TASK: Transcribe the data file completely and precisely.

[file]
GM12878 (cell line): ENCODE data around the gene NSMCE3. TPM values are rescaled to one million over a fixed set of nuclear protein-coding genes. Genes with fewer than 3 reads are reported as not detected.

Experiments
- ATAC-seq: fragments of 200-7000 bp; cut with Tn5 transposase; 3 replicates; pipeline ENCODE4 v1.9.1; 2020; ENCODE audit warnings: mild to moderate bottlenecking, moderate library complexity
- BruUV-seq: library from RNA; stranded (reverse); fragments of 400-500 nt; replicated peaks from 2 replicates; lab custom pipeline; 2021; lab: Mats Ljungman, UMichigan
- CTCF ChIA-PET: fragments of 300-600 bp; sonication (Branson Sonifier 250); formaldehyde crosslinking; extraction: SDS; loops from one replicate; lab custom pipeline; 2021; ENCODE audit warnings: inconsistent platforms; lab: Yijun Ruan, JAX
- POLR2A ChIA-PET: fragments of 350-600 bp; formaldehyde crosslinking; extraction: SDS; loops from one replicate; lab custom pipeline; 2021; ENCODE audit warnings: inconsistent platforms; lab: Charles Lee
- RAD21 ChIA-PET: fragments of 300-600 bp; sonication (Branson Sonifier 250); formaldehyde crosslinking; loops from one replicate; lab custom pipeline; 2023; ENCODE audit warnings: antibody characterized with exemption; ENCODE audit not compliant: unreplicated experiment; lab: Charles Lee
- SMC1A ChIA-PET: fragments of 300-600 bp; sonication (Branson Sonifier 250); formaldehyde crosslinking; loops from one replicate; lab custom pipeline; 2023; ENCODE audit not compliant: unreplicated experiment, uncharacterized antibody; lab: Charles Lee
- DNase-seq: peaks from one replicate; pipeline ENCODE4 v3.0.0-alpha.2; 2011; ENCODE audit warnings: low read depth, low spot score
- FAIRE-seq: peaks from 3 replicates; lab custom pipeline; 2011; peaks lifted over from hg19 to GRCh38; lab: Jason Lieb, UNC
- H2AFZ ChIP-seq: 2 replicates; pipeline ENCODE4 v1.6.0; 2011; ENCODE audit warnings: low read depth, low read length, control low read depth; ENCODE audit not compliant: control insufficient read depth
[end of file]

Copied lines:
GM12878 (cell line): ENCODE data around the gene NSMCE3. TPM values are rescaled to one million over a fixed set of nuclear protein-coding genes. Genes with fewer than 3 reads are reported as not detected.

Experiments
- ATAC-seq: fragments of 200-7000 bp; cut with Tn5 transposase; 3 replicates; pipeline ENCODE4 v1.9.1; 2020; ENCODE audit warnings: mild to moderate bottlenecking, moderate library complexity
- BruUV-seq: library from RNA; stranded (reverse); fragments of 400-500 nt; replicated peaks from 2 replicates; lab custom pipeline; 2021; lab: Mats Ljungman, UMichigan
- CTCF ChIA-PET: fragments of 300-600 bp; sonication (Branson Sonifier 250); formaldehyde crosslinking; extraction: SDS; loops from one replicate; lab custom pipeline; 2021; ENCODE audit warnings: inconsistent platforms; lab: Yijun Ruan, JAX
- POLR2A ChIA-PET: fragments of 350-600 bp; formaldehyde crosslinking; extraction: SDS; loops from one replicate; lab custom pipeline; 2021; ENCODE audit warnings: inconsistent platforms; lab: Charles Lee
- RAD21 ChIA-PET: fragments of 300-600 bp; sonication (Branson Sonifier 250); formaldehyde crosslinking; loops from one replicate; lab custom pipeline; 2023; ENCODE audit warnings: antibody characterized with exemption; ENCODE audit not compliant: unreplicated experiment; lab: Charles Lee
- SMC1A ChIA-PET: fragments of 300-600 bp; sonication (Branson Sonifier 250); formaldehyde crosslinking; loops from one replicate; lab custom pipeline; 2023; ENCODE audit not compliant: unreplicated experiment, uncharacterized antibody; lab: Charles Lee
- DNase-seq: peaks from one replicate; pipeline ENCODE4 v3.0.0-alpha.2; 2011; ENCODE audit warnings: low read depth, low spot score
- FAIRE-seq: peaks from 3 replicates; lab custom pipeline; 2011; peaks lifted over from hg19 to GRCh38; lab: Jason Lieb, UNC
- H2AFZ ChIP-seq: 2 replicates; pipeline ENCODE4 v1.6.0; 2011; ENCODE audit warnings: low read depth, low read length, control low read depth; ENCODE audit not compliant: control insufficient read depth